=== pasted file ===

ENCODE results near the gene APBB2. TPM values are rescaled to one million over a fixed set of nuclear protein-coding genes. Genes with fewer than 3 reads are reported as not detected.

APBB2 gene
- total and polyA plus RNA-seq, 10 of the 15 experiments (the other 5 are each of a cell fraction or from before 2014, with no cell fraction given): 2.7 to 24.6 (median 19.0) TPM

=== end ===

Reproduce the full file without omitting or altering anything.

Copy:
ENCODE results near the gene APBB2. TPM values are rescaled to one million over a fixed set of nuclear protein-coding genes. Genes with fewer than 3 reads are reported as not detected.

APBB2 gene
- total and polyA plus RNA-seq, 10 of the 15 experiments (the other 5 are each of a cell fraction or from before 2014, with no cell fraction given): 2.7 to 24.6 (median 19.0) TPM